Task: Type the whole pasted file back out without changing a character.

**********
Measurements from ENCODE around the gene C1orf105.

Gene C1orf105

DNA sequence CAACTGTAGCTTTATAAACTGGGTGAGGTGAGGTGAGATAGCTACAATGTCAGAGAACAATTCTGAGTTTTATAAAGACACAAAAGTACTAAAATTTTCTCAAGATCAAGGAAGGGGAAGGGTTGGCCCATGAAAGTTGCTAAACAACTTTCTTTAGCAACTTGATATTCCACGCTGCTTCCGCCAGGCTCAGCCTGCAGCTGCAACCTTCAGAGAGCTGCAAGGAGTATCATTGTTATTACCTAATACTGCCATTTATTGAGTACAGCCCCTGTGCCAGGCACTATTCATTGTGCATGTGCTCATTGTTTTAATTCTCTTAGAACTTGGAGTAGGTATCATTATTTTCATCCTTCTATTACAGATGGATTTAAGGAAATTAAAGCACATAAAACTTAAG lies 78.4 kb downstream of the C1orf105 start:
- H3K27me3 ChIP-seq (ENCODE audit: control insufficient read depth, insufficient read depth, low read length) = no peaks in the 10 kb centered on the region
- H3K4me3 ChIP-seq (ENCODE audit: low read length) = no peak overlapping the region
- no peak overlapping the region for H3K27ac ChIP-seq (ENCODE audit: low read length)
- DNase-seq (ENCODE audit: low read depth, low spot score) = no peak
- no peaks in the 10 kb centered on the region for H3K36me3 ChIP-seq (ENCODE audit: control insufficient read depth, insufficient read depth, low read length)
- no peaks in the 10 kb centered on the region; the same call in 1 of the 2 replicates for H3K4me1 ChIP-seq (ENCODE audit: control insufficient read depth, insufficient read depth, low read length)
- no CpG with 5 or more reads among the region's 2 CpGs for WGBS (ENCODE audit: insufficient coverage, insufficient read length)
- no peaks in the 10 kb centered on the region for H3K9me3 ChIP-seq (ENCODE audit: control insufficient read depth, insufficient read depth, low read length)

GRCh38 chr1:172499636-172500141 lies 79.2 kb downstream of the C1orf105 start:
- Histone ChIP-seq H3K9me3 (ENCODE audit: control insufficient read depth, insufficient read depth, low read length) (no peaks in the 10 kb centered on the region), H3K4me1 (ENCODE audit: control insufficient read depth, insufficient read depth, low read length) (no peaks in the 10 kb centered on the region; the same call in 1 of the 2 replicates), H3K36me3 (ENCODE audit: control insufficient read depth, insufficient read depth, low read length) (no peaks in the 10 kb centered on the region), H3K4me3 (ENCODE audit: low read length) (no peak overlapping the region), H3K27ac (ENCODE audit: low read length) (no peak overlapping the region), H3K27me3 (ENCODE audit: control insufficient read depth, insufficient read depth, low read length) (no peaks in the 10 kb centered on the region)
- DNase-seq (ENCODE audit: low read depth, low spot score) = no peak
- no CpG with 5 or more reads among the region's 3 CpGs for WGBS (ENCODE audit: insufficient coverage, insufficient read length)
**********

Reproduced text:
Measurements from ENCODE around the gene C1orf105.

Gene C1orf105

DNA sequence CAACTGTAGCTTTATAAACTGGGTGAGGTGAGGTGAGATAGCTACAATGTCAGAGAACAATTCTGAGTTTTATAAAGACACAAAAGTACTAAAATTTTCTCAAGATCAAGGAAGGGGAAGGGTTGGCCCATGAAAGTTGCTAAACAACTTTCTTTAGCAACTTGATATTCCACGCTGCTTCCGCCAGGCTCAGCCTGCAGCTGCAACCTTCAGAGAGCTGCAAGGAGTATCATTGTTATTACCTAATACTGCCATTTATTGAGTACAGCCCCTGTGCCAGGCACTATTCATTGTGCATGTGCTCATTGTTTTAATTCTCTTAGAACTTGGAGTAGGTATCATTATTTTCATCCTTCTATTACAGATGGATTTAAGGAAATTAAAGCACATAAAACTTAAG lies 78.4 kb downstream of the C1orf105 start:
- H3K27me3 ChIP-seq (ENCODE audit: control insufficient read depth, insufficient read depth, low read length) = no peaks in the 10 kb centered on the region
- H3K4me3 ChIP-seq (ENCODE audit: low read length) = no peak overlapping the region
- no peak overlapping the region for H3K27ac ChIP-seq (ENCODE audit: low read length)
- DNase-seq (ENCODE audit: low read depth, low spot score) = no peak
- no peaks in the 10 kb centered on the region for H3K36me3 ChIP-seq (ENCODE audit: control insufficient read depth, insufficient read depth, low read length)
- no peaks in the 10 kb centered on the region; the same call in 1 of the 2 replicates for H3K4me1 ChIP-seq (ENCODE audit: control insufficient read depth, insufficient read depth, low read length)
- no CpG with 5 or more reads among the region's 2 CpGs for WGBS (ENCODE audit: insufficient coverage, insufficient read length)
- no peaks in the 10 kb centered on the region for H3K9me3 ChIP-seq (ENCODE audit: control insufficient read depth, insufficient read depth, low read length)

GRCh38 chr1:172499636-172500141 lies 79.2 kb downstream of the C1orf105 start:
- Histone ChIP-seq H3K9me3 (ENCODE audit: control insufficient read depth, insufficient read depth, low read length) (no peaks in the 10 kb centered on the region), H3K4me1 (ENCODE audit: control insufficient read depth, insufficient read depth, low read length) (no peaks in the 10 kb centered on the region; the same call in 1 of the 2 replicates), H3K36me3 (ENCODE audit: control insufficient read depth, insufficient read depth, low read length) (no peaks in the 10 kb centered on the region), H3K4me3 (ENCODE audit: low read length) (no peak overlapping the region), H3K27ac (ENCODE audit: low read length) (no peak overlapping the region), H3K27me3 (ENCODE audit: control insufficient read depth, insufficient read depth, low read length) (no peaks in the 10 kb centered on the region)
- DNase-seq (ENCODE audit: low read depth, low spot score) = no peak
- no CpG with 5 or more reads among the region's 3 CpGs for WGBS (ENCODE audit: insufficient coverage, insufficient read length)